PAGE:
Saturday, November 26, 2011

Walking with Coffee

Back in my high school and college days (and thankfully never again after that), I waitressed at a number of diners and restaurants to earn some cash.

When I began, I knew nothing. I did not know how to start the morning coffee pots in the ancient and enormous 4-pot machine. I did not know how to quickly and accurately make change without the aid of a register or calculator. I was not able to carry more than two plates at a time; certainly not the six plates I would learn to carry later (all without a tray).

And I did not know how to carry a cup of coffee without spilling half of it before I arrived at the table.

I would walk very gingerly, biting my lip, staring intently at the cup; but it seemed the more I stared, the more I concentrated, the more I spilled.

One day, when things were slow, one of the more seasoned waitresses saw me walking along in this way, staring at the coffee, willing it not to spill. Coffee delievered, I returned to the break table and took a seat next to AnnaMarie. She was the same one who had taught me how to make change by counting backwards and I thought she was a goddess.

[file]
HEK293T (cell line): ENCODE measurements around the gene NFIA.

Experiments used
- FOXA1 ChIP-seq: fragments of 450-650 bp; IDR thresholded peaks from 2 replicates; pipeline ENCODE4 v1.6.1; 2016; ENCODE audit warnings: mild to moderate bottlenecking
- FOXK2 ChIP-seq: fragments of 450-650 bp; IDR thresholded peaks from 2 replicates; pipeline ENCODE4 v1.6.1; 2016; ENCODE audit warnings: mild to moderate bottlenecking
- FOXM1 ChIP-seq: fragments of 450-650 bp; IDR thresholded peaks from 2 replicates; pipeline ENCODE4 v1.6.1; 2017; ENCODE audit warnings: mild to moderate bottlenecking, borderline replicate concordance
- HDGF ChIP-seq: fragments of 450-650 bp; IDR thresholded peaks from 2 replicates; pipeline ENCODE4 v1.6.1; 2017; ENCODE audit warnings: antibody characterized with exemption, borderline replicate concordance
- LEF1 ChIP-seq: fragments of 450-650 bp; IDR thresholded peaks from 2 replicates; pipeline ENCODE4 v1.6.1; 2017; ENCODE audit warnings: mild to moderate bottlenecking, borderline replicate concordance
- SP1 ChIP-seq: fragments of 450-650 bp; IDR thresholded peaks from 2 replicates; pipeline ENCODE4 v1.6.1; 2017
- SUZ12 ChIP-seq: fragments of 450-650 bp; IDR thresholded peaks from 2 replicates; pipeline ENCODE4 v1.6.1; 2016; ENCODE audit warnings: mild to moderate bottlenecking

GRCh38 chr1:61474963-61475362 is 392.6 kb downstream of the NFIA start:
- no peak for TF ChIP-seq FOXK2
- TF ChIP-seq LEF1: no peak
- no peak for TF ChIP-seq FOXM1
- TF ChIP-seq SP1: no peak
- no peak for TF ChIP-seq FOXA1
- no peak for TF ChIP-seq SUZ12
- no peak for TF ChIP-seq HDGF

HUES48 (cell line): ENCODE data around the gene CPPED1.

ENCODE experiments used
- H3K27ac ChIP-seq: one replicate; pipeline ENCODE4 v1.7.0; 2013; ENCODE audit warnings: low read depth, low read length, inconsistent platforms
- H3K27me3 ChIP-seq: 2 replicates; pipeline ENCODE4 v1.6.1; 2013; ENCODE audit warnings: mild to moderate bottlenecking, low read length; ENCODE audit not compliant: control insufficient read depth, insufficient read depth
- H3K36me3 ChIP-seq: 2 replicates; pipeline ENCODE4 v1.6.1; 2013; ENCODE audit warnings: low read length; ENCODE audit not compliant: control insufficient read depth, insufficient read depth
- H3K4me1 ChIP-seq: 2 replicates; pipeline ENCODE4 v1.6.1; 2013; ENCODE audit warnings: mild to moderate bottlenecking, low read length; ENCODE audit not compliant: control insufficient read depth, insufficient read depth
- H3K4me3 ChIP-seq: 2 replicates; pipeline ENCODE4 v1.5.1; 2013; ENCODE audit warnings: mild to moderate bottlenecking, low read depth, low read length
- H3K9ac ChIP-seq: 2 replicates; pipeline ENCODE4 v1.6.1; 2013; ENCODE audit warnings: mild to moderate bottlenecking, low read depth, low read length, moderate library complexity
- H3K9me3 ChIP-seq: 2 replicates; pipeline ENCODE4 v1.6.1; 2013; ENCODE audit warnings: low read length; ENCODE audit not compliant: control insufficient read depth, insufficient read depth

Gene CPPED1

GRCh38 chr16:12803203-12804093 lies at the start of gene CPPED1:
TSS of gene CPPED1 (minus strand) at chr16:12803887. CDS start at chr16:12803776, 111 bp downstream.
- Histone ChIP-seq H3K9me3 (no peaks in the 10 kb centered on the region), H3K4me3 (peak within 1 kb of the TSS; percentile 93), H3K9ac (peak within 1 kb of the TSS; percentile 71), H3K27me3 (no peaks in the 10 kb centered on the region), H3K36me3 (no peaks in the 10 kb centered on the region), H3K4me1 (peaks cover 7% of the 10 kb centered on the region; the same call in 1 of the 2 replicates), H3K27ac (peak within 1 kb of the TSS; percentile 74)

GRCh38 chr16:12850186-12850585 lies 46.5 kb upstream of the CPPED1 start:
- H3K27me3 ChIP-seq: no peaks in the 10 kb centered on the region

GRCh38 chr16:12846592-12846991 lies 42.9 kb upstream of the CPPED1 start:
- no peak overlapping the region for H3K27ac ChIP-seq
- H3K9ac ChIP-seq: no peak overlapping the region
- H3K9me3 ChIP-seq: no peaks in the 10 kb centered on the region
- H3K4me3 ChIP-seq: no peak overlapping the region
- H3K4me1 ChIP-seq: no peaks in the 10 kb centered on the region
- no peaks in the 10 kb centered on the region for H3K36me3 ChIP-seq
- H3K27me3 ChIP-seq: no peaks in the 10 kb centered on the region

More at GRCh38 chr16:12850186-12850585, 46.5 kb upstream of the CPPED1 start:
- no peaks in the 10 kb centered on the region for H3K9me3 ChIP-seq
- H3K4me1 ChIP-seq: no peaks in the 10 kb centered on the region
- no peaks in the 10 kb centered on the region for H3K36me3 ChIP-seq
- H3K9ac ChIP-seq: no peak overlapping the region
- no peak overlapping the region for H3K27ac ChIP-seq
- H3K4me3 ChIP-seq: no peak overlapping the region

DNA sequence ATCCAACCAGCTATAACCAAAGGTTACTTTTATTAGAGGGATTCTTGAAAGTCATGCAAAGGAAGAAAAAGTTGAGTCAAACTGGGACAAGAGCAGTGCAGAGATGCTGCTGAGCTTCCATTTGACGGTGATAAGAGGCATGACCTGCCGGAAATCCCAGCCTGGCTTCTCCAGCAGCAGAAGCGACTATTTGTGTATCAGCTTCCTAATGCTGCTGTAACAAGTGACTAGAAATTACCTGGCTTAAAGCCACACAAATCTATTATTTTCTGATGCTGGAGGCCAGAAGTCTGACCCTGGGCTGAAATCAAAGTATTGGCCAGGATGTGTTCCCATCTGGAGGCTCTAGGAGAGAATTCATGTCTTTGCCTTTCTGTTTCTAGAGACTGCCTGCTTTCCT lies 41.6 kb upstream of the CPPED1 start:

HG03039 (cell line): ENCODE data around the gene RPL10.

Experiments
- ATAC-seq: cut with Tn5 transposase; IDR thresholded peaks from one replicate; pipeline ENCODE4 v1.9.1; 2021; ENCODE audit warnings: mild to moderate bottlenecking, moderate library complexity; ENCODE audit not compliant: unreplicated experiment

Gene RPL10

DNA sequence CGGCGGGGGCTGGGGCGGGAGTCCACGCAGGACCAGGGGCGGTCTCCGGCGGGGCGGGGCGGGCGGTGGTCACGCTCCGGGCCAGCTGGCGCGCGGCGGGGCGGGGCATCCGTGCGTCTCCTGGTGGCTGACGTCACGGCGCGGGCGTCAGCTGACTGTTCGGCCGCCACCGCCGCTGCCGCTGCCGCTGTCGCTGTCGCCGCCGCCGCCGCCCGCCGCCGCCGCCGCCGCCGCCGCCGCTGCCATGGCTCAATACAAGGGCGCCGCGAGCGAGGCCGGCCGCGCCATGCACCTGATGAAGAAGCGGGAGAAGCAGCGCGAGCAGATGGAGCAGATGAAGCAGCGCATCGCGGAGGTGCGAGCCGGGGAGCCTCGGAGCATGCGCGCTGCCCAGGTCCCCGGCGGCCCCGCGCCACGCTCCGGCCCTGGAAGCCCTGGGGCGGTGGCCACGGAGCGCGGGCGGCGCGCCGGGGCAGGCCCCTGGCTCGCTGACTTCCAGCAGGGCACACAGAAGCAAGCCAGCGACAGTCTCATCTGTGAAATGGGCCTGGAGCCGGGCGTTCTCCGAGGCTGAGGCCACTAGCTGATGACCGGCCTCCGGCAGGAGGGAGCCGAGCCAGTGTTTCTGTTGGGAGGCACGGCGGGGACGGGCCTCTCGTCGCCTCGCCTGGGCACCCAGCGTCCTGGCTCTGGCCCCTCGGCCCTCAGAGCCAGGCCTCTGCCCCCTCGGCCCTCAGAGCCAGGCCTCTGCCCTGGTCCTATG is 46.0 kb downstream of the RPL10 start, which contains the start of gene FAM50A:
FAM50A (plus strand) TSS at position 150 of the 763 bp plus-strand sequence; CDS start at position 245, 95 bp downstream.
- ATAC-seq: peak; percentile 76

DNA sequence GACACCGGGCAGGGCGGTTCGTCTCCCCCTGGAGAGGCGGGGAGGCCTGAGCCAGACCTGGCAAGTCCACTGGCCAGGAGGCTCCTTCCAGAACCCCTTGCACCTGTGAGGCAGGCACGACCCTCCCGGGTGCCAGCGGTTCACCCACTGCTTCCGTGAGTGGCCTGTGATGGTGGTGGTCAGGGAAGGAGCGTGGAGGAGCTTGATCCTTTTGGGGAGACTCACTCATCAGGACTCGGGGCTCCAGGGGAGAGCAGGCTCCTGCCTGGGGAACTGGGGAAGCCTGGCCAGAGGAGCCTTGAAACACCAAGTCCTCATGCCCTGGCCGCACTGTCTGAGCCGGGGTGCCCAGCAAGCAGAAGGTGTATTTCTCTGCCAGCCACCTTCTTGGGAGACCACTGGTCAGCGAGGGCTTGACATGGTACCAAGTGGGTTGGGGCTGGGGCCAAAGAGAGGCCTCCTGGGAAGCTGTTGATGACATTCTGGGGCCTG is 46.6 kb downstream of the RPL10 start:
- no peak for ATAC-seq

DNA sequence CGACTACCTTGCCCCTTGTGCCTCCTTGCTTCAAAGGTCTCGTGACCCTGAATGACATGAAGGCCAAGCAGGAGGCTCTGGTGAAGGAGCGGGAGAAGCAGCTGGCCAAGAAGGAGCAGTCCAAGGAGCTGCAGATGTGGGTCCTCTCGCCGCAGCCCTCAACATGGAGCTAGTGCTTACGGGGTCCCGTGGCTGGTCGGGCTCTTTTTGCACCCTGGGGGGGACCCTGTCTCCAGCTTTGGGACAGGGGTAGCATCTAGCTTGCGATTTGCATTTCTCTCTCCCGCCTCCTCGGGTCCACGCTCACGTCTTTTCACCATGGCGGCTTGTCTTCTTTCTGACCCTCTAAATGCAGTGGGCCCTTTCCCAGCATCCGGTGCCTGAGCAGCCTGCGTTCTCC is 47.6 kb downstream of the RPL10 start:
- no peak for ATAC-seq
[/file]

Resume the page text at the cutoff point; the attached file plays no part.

"What was that?" she said.

"What was what?"

"Why were you walkin' like that? You looked like you were walkin' on egg shells."

"I didn't want to spill the coffee."

"Yeah, well, you walk like that yer gonna spill half of it before you ever get to the table."

"But I'm walking as carefully as I can, what else am I supposed to do?"

"Don't look at it at all."

"If I don't look at it, how'm I s'pposed to know if it's spilling?"

"It won't. Just look where yer headin' and the coffee will stay in the cup without any help from you. Trust me."

And so I tried it. And it was really hard. Not to not spill the coffee, but to not look. Everytime I decided to sneak a peek at the cup to see how I was doing, that coffee would commence sloshing around in the cup, invariably spilling out into its saucer. But the times I didn't look? I arrived at the table with a pristine saucer.

Thankfully I haven't waitressed in years. I never did grow to like it, job-wise. However, I cannot say I didn't learn from it.

I learned to prioritize. When one table needed their check, another needed their dinners brought out, another needed to be cleared and set, another needed to give their order and yet another just needed a simple refill, I learned the hard way I couldn't do it all, at least not all at the same time. This lesson was applied again and again in motherhood.

I learned simple math. Not that I didn't learn it the first time in school, I just never learned how to apply it to real-life situations until I waitressed.

I learned a few other things, as well, like karma. If you can smile and be pleasant even when you're bone tired, things (read tips) will tend to work in your favor.

But probably the biggest lesson learned was to not watch the coffee. And while I mean this literally, the bigger lesson was the metaphoric one. Isn't it always?